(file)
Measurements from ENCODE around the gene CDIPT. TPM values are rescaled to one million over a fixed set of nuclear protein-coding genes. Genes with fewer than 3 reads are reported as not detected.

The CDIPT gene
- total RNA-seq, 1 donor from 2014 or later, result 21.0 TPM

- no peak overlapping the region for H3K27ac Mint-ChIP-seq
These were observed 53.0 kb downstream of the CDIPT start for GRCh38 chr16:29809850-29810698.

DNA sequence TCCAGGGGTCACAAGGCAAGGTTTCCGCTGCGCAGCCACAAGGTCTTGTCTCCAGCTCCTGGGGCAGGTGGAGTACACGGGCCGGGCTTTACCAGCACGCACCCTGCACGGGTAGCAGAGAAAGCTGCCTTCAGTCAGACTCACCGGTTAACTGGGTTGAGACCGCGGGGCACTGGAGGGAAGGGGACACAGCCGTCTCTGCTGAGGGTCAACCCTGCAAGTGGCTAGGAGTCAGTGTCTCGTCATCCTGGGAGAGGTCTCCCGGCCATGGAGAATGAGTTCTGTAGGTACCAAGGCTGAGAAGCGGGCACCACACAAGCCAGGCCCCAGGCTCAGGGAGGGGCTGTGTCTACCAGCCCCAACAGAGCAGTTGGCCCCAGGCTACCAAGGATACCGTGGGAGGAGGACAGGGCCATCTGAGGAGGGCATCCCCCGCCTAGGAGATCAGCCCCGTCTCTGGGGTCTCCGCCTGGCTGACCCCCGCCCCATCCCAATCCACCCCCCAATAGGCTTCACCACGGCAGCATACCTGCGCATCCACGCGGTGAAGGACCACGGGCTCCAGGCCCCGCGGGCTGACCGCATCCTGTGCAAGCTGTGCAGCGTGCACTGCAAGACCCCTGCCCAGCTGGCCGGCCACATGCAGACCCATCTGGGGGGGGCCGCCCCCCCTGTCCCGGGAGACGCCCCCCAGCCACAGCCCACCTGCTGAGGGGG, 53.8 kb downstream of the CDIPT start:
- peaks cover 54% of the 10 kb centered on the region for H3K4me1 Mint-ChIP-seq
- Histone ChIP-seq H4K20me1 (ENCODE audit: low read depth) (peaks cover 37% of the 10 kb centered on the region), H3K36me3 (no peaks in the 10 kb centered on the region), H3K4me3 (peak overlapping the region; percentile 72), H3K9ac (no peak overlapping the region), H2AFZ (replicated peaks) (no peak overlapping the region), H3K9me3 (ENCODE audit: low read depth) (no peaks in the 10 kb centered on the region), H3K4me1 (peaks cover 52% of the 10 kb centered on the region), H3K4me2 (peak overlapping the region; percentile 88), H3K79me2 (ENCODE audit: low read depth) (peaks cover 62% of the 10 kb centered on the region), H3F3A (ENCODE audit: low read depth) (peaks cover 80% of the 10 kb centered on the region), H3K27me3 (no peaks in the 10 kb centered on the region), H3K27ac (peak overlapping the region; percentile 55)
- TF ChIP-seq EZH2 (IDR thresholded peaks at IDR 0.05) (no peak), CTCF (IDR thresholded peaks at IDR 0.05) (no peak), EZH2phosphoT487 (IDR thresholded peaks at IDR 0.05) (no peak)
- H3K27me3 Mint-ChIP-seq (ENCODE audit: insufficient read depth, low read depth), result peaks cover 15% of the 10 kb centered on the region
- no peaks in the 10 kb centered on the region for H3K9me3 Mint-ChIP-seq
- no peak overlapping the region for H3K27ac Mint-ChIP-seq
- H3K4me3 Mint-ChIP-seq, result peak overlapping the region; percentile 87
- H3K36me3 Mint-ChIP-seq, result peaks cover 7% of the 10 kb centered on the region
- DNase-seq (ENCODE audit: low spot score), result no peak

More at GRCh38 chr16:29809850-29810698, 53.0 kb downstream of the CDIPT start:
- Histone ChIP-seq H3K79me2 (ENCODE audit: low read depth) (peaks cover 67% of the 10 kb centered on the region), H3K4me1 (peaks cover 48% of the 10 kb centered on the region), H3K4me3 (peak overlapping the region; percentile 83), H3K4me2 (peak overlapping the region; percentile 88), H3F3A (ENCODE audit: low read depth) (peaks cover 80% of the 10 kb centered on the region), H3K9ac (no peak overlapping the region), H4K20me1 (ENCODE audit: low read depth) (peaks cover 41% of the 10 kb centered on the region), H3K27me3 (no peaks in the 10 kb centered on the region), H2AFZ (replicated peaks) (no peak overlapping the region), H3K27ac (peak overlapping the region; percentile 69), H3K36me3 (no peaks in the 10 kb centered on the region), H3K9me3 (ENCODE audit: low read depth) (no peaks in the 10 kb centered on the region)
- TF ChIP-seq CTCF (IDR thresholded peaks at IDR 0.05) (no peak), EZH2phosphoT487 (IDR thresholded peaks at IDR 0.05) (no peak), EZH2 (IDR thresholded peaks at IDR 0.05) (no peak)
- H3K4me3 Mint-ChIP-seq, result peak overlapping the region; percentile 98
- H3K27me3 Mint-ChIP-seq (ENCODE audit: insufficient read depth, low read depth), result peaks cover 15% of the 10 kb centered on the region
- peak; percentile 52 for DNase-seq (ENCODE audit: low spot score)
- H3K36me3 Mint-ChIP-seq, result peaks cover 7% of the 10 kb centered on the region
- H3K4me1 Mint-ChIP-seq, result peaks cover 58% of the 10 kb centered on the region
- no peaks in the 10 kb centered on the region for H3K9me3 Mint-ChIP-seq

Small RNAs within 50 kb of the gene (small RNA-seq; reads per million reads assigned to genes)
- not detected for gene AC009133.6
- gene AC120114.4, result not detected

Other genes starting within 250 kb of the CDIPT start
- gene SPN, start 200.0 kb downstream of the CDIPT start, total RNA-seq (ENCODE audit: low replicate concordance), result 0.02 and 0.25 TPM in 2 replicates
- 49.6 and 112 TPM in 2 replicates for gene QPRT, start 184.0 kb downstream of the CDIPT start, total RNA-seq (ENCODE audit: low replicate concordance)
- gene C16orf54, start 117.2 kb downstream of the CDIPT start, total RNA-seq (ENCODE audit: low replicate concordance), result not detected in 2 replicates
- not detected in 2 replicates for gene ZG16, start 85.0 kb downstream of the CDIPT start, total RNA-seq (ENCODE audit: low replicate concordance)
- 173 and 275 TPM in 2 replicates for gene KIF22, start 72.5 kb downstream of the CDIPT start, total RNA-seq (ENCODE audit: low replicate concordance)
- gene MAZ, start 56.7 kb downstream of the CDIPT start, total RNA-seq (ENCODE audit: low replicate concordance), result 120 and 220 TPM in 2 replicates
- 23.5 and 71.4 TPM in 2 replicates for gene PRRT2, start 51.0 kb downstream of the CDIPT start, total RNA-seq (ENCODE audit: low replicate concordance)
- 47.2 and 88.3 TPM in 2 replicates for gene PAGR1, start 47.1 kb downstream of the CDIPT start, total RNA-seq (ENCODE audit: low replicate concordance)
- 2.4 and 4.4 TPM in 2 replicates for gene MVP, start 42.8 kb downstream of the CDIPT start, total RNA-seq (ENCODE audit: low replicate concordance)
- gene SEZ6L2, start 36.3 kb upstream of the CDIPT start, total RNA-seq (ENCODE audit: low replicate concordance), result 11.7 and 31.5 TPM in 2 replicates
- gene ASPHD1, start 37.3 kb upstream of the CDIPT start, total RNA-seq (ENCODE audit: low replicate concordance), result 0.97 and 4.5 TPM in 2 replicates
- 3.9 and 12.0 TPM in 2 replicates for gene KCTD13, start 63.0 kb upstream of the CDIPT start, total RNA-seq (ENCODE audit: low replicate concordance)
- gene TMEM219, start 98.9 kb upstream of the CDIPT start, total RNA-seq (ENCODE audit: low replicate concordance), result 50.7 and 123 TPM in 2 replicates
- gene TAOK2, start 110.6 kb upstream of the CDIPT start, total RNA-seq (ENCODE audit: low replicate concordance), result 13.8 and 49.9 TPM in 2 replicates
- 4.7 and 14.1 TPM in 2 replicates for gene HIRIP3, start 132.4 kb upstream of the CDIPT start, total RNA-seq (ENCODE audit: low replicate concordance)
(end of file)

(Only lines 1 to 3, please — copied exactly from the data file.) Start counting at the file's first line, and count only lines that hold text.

Measurements from ENCODE around the gene CDIPT. TPM values are rescaled to one million over a fixed set of nuclear protein-coding genes. Genes with fewer than 3 reads are reported as not detected.

The CDIPT gene
- total RNA-seq, 1 donor from 2014 or later, result 21.0 TPM